Week 18 – Road trip

Recently, when visiting Denmark, I was lucky enough to meet up with cousins I had never known about or met before I started genealogy. Some of these 2nd, 3rd and 4th cousins took me on road trips to several family farms where our ancestors were either born or lived. The difficult decision to make is this: Which farm and family member should I write about this week?

Name: Hans Jensen
Birth: 3/9/1866 – Stubberup, Ørslev, Vester Flakkebjerg, Sorø
Marriage: 14/4/1897 – Hårslev, Vester Flakkebjerg, Sorø
Spouse: Ane Kirstine Olsen
Death: 12/12/1945 – Stubberup, Ørslev, Vester Flakkebjerg, Sorø

Hans Jensen is my Grand-uncle, who along with my Grandmother and their other siblings, were born on the farm known as Glænøvej 31, Stubberup.

Glænøvej 31, Stubberup

The farm has been in the family since 1828, however, the above buildings are from around 1890. There was a fire in Stubberup in June 1887, where most of the farms in town burnt down.

The story goes like this: – One of the men in town wanted to shoot a magpie sitting on the roof of a straw-thatched out-building. He had a front-loading gun, which was filled with gun-powder and paper. Unfortunately, he didn’t hit the magpie but instead set fire to the roof. There was a strong easterly wind that day and the fire quickly spread to surrounding farms and houses.

Only a ‘Navneklud’ (Sampler) and a bench was saved from the old farm.

Sampler embroidered by my Great Grandmother Ane Margrethe Hansdatter
Bench saved from the old farm before it burned down.

The Language department of the University of Copenhagen had begun a study on dialects in 1911. Both world wars had probably put limitations on the research, but in 1945 the department contacted Hans Jensen to see if he would contribute to their study. A recording of him telling a story about his grandfather and the local vicar resulted:

Yes, I will tell a little story about my grandfather and the vicar in Ørslev. The vicar in Ørslev was a very clever farmer, and a man who was very interested in keeping things in order. It was around 1828. And back then the vicars were in most cases a spokesperson for the farmers – in a lot of cases. And then my grandfather had a couple of cows that had escaped one day and the vicar sent his farm-hand out to get them. Next the vicar sent a message to my grandfather that he could come and get them and it would cost this much – I don’t know what the price was. My grandfather went up to the vicar, collected his cows and paid the price. But then it was only a couple of days later (little chuckle) when two of the vicar’s cows and a bull came onto my grandfather’s land. My grandfather rounded them up and sent a message to the vicar that he could collect his cattle from him. The vicar came with his farm-hand to take the animals home and asked my grandfather how much he owed him. My grandfather said he wanted what he had previously paid the vicar and then he would be happy. That is not fair for you, Hans Olsen, you have a right to this much as a bull is double the fee. My grandfather said that he just wanted as much as he had paid the vicar and he would be satisfied. The vicar found this was very reasonable and he had high regard for my grandfather from that day.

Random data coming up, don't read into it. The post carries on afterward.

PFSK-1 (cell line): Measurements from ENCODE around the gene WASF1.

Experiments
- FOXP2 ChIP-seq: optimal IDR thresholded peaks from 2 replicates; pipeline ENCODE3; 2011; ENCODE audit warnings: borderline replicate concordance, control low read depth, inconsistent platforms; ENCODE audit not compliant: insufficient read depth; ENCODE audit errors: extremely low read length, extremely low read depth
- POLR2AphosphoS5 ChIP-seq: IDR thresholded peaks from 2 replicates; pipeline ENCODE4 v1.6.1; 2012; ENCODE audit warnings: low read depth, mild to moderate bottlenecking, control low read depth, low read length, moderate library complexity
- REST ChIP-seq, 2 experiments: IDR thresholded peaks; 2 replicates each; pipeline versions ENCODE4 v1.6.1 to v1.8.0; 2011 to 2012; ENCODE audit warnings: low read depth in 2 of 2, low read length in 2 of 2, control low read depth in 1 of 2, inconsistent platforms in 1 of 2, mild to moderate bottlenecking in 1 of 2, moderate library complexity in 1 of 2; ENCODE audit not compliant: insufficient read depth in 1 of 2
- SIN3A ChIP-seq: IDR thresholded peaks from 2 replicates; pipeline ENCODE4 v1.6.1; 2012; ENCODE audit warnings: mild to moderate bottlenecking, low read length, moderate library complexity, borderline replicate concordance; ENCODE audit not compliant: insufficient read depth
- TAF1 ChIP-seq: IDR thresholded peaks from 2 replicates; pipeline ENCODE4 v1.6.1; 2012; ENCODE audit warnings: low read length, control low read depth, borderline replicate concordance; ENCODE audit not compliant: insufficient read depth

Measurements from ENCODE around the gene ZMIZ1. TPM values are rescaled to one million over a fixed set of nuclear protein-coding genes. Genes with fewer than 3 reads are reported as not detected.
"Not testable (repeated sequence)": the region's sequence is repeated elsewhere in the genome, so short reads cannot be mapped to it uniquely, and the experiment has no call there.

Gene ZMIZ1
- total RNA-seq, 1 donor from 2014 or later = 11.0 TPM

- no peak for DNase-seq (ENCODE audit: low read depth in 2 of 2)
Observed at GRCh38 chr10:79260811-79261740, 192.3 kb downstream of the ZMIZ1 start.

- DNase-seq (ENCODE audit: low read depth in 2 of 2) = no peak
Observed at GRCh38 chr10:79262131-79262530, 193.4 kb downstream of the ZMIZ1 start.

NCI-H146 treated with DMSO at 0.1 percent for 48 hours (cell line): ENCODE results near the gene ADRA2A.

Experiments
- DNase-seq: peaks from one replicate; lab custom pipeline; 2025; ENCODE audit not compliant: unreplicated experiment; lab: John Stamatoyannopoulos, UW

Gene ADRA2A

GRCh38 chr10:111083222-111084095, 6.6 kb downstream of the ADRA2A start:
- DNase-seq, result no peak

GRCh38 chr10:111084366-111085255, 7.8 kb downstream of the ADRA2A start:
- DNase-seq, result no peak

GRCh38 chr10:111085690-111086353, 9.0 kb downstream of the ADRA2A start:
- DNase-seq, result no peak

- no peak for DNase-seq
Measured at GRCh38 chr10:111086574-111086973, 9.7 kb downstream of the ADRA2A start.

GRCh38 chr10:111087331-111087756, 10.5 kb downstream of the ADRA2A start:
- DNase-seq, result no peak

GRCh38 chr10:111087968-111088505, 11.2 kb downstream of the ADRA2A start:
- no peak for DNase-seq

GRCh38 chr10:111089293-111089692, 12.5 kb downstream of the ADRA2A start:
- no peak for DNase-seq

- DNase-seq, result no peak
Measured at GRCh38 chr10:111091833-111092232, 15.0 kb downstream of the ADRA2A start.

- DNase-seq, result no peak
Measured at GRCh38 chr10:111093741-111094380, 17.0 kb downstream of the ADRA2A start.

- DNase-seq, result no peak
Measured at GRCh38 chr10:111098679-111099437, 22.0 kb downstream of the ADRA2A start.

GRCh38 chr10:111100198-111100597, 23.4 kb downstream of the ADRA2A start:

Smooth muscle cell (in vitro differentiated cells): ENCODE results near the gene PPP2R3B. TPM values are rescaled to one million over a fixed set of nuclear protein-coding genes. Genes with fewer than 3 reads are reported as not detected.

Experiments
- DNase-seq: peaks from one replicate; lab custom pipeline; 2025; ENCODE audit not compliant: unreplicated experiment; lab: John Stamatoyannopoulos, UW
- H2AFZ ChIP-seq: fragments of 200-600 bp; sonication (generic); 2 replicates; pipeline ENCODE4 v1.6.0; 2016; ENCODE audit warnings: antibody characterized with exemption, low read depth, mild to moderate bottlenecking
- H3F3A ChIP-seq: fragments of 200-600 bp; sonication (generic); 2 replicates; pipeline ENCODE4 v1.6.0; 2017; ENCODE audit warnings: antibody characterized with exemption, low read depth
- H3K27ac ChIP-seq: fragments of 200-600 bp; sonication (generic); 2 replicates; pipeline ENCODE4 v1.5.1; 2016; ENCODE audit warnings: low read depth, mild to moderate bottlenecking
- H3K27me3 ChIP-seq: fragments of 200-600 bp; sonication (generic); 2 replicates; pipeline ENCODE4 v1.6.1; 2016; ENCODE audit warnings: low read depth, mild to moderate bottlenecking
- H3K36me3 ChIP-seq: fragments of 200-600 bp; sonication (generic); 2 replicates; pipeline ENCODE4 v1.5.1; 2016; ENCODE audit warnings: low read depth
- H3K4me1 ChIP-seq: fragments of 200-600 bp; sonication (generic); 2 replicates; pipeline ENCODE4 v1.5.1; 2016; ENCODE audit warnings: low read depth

Recording of Hans Jensen’s story. Description says ‘father’ but it was his ‘grandfather’.

The story was saved onto an unusual form of medium. It is like an LP record, but it has to be played from the inside out. Traditional record players can’t do that. Luckily Hans’ great grandson Jens Arnth Jensen with the help of a friend found a method to play the record and save the story onto a modern medium. Last year I had the pleasure of listening to this recording. For me, it was interesting to realise that Hans’ dialect was not very different to the one my aunt spoke when I was growing up.

Hans Jensen

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